I've been working on the Cloud Guru AWS Cloud Practitioners course which I started through 7-day free trial here. At this point, I've finished all the lectures but have decided to keep a monthly membership for review and other specialty courses. I am planning to schedule my exam in a couple of weeks!
In Part I we covered an overview of high-level topics and the support plans that would be covered on the exam.
In Part II we'll focus on S3 which is one of the oldest AWS services and features heavily on the exam.
Amazon S3 has a simple web services interface that you can use to store and retrieve any amount of data, at any time, from anywhere on the web. It gives any developer access to the same highly scalable, reliable, fast, inexpensive data storage infrastructure that Amazon uses to run its own global network of web sites. The service aims to maximize the benefits of scale and to pass those benefits on to developers.
Amazon Simple Storage Service is storage for the Internet. It is designed to make web-scale computing easier for developers.
- S3 is Object-based (i.e. allows you to upload flat files)
- Files can be sized from 0 Bytes to 5 TB
- Unlimited Storage
- Files are stored in Buckets (folder in the cloud)
- S3 is a universal namespace which means that bucket names must be unique globally. An S3 URL looks like this:
- See farther down for more details on Buckets
- Not suitable to install an operating system or database on.
- Successful uploads will generate an HTTP 200 status code
S3 is Object-based it is a key-value store
- Key (this is the name of the object -- like the filename)
- Value (This is the data and is made up of a sequence of bytes)
- Read after Write consistency for PUTS of new Objects
- Eventual Consistency for overwrite PUTS and DELETES (can take some time to propagate)
if you write a new file and read it immediately after, you will be able to view that data.
if you update AN EXISTING file or DELETE a file and read it immediately, you may get an older version, or you may not.
- Tiered Storage Available
- Lifecycle Management
- Versioning (can restore files)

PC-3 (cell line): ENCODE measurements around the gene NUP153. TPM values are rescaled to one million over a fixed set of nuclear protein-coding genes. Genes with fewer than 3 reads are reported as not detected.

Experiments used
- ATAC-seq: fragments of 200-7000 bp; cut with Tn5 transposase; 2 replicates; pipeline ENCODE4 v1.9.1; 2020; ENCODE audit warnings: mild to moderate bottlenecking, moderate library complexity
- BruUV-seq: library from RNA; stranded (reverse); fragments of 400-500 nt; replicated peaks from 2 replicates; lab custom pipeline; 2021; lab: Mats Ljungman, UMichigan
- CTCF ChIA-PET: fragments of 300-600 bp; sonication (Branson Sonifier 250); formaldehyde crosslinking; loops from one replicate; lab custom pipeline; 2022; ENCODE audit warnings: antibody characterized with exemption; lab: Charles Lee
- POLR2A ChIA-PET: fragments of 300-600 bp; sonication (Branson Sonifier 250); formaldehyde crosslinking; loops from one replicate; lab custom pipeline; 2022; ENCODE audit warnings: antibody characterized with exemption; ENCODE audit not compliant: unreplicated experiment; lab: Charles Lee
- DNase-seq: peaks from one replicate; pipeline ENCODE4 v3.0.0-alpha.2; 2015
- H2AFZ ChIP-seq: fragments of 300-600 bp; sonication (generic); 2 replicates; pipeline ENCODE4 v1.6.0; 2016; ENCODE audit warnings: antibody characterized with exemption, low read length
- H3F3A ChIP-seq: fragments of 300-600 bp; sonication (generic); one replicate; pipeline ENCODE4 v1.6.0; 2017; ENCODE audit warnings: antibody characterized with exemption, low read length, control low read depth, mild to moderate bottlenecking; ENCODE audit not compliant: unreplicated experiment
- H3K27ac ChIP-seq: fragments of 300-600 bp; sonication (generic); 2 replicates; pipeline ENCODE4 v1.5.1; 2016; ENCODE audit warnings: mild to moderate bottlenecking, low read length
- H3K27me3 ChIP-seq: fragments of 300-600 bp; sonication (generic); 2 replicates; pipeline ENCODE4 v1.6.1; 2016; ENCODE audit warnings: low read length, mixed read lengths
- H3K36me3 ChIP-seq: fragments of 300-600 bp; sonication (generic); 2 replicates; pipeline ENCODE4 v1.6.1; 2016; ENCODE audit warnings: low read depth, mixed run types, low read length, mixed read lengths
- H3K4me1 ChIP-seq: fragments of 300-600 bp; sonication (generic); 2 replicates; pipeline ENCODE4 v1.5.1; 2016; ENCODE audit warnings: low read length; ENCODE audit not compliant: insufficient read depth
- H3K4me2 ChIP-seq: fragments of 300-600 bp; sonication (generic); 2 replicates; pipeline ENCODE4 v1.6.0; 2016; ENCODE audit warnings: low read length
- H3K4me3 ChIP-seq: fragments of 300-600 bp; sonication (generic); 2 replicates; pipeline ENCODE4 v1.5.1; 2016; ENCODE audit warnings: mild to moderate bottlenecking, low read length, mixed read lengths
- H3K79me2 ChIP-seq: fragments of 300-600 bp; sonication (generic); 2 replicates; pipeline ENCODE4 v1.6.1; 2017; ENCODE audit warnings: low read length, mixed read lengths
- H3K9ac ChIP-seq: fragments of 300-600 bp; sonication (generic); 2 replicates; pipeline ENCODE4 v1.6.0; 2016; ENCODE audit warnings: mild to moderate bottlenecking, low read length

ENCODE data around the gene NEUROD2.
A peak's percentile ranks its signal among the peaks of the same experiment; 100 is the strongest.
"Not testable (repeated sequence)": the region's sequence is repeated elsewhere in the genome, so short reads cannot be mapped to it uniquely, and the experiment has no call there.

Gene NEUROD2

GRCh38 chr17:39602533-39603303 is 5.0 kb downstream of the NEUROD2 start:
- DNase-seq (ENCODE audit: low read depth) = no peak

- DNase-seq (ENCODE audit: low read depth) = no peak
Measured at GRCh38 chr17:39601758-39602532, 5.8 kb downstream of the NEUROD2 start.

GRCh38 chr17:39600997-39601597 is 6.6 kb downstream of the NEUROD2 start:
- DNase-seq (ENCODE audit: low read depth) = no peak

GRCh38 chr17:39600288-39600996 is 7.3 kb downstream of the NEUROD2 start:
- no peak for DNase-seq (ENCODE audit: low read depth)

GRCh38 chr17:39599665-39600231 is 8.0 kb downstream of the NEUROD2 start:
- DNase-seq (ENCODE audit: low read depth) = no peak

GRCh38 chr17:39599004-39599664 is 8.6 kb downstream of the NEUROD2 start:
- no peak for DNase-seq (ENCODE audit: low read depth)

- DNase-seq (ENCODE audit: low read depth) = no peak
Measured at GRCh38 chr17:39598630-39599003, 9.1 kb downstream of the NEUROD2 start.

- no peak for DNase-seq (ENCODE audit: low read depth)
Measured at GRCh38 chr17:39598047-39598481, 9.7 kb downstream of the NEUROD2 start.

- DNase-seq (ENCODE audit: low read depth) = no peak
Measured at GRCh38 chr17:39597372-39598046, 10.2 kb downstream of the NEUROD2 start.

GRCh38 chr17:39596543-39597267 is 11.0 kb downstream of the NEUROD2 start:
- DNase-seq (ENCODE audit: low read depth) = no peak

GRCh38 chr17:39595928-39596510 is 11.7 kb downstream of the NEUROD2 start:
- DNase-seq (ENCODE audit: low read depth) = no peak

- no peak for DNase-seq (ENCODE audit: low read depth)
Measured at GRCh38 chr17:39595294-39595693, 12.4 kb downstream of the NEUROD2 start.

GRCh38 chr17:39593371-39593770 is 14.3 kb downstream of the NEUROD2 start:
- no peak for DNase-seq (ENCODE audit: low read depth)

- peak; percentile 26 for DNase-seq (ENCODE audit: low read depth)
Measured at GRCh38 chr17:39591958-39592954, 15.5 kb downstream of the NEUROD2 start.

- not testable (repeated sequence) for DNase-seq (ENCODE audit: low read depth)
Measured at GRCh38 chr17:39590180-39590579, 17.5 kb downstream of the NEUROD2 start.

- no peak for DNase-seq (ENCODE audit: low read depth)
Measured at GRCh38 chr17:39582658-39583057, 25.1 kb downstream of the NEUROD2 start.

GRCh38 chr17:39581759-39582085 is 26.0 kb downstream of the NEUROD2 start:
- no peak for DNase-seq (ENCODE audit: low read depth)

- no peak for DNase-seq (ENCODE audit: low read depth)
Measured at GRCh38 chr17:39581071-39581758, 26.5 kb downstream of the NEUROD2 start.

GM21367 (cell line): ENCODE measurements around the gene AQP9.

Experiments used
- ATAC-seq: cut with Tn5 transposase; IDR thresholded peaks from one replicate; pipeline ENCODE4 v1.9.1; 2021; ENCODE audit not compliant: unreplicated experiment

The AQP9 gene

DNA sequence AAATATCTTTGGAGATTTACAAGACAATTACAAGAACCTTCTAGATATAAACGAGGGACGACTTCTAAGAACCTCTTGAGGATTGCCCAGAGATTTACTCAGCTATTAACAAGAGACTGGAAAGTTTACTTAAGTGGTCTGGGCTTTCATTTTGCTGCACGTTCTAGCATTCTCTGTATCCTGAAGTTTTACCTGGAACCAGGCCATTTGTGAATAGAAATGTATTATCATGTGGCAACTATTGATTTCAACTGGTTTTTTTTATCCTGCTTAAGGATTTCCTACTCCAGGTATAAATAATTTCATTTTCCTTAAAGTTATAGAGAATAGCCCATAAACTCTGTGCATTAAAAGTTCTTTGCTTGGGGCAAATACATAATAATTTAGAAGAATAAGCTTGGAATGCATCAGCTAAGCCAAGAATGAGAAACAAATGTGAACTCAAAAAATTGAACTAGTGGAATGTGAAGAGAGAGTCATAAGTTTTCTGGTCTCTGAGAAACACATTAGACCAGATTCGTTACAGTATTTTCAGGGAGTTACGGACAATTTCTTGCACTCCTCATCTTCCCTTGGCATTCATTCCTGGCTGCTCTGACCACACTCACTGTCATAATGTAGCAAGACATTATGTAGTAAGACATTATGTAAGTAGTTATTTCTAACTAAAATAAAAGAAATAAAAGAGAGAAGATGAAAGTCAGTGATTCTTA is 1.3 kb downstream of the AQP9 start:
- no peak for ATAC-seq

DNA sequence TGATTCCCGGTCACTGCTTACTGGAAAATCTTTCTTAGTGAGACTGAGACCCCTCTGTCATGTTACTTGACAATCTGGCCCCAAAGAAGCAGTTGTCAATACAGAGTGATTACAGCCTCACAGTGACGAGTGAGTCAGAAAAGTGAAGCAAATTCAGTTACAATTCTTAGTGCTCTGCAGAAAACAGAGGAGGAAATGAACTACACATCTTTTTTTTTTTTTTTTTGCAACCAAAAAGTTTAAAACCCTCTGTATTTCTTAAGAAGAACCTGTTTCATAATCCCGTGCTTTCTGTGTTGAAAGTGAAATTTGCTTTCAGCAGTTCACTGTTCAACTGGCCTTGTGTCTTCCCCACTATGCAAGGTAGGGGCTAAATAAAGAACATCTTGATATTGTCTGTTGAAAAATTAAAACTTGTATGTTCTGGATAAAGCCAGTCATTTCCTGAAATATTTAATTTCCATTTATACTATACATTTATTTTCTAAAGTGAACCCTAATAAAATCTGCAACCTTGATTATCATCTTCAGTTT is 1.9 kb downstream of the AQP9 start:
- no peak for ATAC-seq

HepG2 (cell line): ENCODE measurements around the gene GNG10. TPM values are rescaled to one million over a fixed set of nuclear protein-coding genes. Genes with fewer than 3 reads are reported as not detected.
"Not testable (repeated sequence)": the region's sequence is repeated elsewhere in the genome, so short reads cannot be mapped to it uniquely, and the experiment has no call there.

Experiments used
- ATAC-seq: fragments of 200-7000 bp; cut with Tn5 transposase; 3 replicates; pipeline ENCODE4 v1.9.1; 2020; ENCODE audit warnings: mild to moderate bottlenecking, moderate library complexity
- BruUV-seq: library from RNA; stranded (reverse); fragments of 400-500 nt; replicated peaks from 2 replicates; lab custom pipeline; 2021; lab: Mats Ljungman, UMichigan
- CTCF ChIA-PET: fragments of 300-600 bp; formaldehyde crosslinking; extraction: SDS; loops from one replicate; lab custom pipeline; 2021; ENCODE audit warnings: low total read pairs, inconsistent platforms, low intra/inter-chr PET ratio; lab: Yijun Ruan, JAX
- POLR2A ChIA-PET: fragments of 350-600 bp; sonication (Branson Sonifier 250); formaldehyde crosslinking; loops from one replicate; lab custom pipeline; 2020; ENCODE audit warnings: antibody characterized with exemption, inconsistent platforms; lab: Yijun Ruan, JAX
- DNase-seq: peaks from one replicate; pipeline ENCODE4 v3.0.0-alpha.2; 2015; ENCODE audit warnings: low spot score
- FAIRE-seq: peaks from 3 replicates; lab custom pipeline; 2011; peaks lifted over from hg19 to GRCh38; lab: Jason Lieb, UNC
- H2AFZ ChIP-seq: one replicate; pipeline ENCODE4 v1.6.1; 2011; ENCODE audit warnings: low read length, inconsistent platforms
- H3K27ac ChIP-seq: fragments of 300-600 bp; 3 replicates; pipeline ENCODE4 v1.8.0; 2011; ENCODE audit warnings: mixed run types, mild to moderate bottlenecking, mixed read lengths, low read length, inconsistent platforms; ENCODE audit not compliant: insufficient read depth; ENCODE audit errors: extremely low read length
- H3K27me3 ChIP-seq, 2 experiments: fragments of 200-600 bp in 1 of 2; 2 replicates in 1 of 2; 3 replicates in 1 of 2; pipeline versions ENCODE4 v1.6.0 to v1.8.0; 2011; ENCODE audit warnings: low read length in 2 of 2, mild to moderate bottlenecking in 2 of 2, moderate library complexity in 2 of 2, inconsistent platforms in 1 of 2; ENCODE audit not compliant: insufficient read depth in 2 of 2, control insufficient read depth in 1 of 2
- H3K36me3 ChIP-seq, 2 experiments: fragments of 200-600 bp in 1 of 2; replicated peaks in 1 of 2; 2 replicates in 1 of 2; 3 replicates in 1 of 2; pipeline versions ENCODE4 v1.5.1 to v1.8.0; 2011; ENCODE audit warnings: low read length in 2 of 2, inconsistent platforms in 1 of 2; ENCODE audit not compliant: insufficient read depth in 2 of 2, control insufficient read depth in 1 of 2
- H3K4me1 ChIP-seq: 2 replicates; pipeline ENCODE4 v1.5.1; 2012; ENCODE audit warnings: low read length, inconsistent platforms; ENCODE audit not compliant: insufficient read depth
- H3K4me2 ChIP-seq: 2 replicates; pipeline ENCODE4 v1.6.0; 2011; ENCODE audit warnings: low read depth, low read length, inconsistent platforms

- Secure your data using Access Control Lists and Bucket Policies.
- ACL is on a per-file or object basis
- payroll spreadsheet - only want payroll admin to have access to that.
- per-file level
- Bucket Policies apply across entire bucket
- ex: deny public access
- Bucket level security
- ACL is on a per-file or object basis payroll.xls
- Low latency and high throughput performance
- High durability, availability, and performance object storage for frequently accessed data.
Unknown or changing access
- machine-learning will move data into the appropriate access tier (no loss to performance or operations overhead)
- accessed infrequently but rapidly when accessed
- One Zone-IA
- when you want a lower-cost solution but don't need multiple availability zones
- low-cost storage for data archiving -- retrieval minutes to hours
- Glacier Deep Archive
- retrieval of 12 hours is acceptable
S3 on Outposts
- Outposts storage class
- delivers object storage to on-premises AWS Outpost environments
- for workloads with local data residency requirements, and to satisfy demanding performance needs by keeping data close to on-premises applications
The exam questions will tend to focus on when a company might want one storage option over another. For a deep dive into Storage Classes check out Amazon's docs.
- Bucket names are a universal namespace which means that they must be globally unique.
- Buckets can be viewed globally but must be assigned an individual region.
- Can replicate buckets from one region to another using Cross Region Replication (a storage backup basically)
- Can change storage class and encryption on the fly
- Remember that there are different storage classes (see above)
- S3 Transfer Acceleration allows user to upload to local edge location then uses amazon's super-fast network to transfer to your bucket
- Bucket Policies - Applies across the whole bucket
- Object Policies - Applies to individual files
- IAM Policies to Users & Groups - Applies to Users & Groups (I'll cover IAM quickly below)
To restrict access to an entire bucket, you use bucket policies; and
to restrict access to an individual object, you use access control lists.
IAM allows you to create users, groups, and roles and give different levels of access to them. Use this to restrict access to the information stored in your buckets.
IAM is Global, however, you may specify a region when dealing with IAM. When you create a user or a group, this is created globally. Roles, when applied to a service instance, take effect immediately.
IAM roles are a secure way to grant permissions to entities that you trust. Examples of entities include the following:
- IAM user in another account
- Application code running on an EC2 instance that needs to perform actions on AWS resources
- An AWS service that needs to act on resources in your account to provide its features
- Users from a corporate directory who use identity federation with SAML
IAM roles issue keys that are valid for short durations, making them a more secure way to grant access.
Always use roles in place of access keys and secret access keys. They are safer and easier to manage. This may be an exam question!
That covers things for now. Next up we'll dive into Elastic Compute Cloud (EC2).